When they heard it, they rushed to their front windows and drew the shades. Then they waited, hands at their throats, trembling, dry-mouthed, but ready.
Where would it stop with its dreadful load?
‘It’s Ann Boyd’s.’
‘God ’elp ’er!’
Then the doors flew open and the women rushed out. Two of them clattered on their clogs down the entry to Number 2 Court. They would hold Ann Boyd in the back kitchen. Almost before the cart stopped at the front door on Duke Street, another woman had a big pot of water on the fire. Everyone moved as though part of a well-trained platoon.
‘Is ’e bad, mester?’
Jody Duckworth, coatless, but with sweat streaking his coal-blackened face, climbed out of the wagon.
‘Aye, missis, pretty bad. It’s ’is show’der. ’E’s ad ’is teeth clinched i’ my coat sleeve all t’ way up. Them bloody wagons is enow to kill a mon when t’ pit doesna do it. Easy, naow, easy does it! ’Es tha geet a good grip, missis? A’ reight, naow, easy does it!’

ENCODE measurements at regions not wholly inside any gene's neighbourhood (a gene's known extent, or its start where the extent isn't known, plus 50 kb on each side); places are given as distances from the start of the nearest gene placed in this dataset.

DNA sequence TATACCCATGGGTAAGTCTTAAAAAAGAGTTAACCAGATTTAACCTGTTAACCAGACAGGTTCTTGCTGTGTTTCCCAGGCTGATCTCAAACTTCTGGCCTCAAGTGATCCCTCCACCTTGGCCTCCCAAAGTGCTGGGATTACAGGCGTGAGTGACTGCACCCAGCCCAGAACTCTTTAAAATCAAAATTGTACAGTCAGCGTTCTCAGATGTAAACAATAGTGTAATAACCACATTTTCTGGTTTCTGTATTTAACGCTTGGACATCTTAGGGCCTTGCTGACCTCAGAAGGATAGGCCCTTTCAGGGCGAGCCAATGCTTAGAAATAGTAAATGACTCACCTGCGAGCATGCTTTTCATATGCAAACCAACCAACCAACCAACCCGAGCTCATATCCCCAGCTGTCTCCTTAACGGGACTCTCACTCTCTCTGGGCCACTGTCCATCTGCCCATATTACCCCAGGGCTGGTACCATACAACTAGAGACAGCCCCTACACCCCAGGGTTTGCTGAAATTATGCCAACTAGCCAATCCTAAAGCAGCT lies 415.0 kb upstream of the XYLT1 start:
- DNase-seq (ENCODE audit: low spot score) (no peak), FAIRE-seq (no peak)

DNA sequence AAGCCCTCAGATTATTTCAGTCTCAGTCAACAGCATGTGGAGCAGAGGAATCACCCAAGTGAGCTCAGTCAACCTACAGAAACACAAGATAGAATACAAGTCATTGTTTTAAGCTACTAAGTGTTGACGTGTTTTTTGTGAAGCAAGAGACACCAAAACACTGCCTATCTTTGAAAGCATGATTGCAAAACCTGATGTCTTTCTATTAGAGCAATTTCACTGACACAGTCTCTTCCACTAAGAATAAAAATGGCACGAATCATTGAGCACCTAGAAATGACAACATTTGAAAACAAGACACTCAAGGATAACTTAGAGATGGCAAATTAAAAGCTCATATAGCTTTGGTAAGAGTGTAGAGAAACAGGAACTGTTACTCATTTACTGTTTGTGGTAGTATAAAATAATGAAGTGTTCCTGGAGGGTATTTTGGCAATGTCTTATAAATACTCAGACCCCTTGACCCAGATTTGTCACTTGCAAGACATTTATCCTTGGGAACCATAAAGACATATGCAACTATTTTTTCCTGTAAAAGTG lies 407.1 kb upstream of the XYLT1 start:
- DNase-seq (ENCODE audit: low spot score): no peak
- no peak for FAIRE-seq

Boyd was back in the mine in a month, and within the year it happened again. This time he was taken to the Cottage Hospital, where the bones of his foot were sorted out. For years the Lancashire mines had been taking their toll, but even Boyd’s mates at Deep Pit thought it was a bit thick on Jem. ‘Two nasty uns reight close together,’ Jody Duckworth said. '’E’d better watch hissel’ in t’ future. Third time pays for all, tha knows.’
Then Nell was born. Even as a little child, she was a clear-eyed, beautiful girl. There was not a child in the court with more flushed cheek or brighter glance at play, but the others, with the unthinking cruelty of children, named her ‘Stump.’
Jem Boyd earned good pay in Deep Pit. Many times there was as much as sixteen pounds or more to share out among seven mates working in the one stall. But the taproom of the Britannia Vaults got its share of Jem’s money. ‘A mon corn’t peil away daown theer a’ day ’baout wettin’ ’is w’istle w’en ’e comes up,’ Jem used to say. ‘It’s on’y them as niver’s bin daown an’ gettin’ their throats clogged up like a sink pipe full o’ grease as talks abaout stoppin’ a workin’man’s bit o’ beer.’